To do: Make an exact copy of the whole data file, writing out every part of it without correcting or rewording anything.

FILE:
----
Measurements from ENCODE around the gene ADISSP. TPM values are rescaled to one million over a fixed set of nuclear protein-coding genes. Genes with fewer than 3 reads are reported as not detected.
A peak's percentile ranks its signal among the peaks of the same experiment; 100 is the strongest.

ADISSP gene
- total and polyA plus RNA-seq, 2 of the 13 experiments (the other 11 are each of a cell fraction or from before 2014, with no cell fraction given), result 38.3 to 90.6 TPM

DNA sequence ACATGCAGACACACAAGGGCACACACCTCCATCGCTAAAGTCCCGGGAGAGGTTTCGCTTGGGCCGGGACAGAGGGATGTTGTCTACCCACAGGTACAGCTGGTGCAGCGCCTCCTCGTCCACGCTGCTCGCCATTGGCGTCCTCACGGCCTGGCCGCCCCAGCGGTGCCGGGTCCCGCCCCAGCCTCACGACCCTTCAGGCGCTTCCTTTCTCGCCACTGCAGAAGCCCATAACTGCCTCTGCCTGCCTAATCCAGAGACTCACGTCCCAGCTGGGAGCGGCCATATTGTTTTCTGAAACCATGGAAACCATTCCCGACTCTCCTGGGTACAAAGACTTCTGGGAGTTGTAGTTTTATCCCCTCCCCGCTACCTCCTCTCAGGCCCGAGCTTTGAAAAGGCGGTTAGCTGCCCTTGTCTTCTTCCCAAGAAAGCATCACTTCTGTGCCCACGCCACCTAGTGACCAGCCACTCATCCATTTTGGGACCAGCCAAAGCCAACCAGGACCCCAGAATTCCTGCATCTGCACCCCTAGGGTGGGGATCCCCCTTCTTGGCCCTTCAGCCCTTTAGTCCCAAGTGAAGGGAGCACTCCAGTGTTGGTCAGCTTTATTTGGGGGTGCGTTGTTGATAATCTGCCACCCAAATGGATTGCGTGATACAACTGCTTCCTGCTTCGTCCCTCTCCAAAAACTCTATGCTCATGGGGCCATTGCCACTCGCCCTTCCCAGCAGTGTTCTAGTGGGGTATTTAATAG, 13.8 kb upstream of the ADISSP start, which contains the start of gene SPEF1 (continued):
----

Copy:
Measurements from ENCODE around the gene ADISSP. TPM values are rescaled to one million over a fixed set of nuclear protein-coding genes. Genes with fewer than 3 reads are reported as not detected.
A peak's percentile ranks its signal among the peaks of the same experiment; 100 is the strongest.

ADISSP gene
- total and polyA plus RNA-seq, 2 of the 13 experiments (the other 11 are each of a cell fraction or from before 2014, with no cell fraction given), result 38.3 to 90.6 TPM

DNA sequence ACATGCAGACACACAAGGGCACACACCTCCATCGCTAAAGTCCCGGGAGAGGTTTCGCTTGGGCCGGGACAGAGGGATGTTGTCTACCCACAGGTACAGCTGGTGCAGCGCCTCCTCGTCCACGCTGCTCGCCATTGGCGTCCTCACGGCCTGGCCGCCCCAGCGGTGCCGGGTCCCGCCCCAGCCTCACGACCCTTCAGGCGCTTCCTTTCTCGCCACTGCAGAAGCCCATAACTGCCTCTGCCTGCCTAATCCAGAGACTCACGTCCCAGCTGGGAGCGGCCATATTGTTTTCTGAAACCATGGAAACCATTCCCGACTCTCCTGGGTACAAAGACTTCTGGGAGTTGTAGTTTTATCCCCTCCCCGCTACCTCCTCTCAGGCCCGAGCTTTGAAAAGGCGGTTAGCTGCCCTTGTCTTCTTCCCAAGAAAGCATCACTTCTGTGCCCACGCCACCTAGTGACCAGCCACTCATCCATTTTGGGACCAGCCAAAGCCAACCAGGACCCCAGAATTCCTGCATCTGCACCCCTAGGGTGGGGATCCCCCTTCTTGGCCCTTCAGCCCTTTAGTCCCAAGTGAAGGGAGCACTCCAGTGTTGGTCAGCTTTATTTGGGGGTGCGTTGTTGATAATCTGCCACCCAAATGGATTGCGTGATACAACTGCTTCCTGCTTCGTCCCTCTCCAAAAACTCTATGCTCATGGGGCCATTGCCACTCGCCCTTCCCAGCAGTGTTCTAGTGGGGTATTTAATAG, 13.8 kb upstream of the ADISSP start, which contains the start of gene SPEF1 (continued):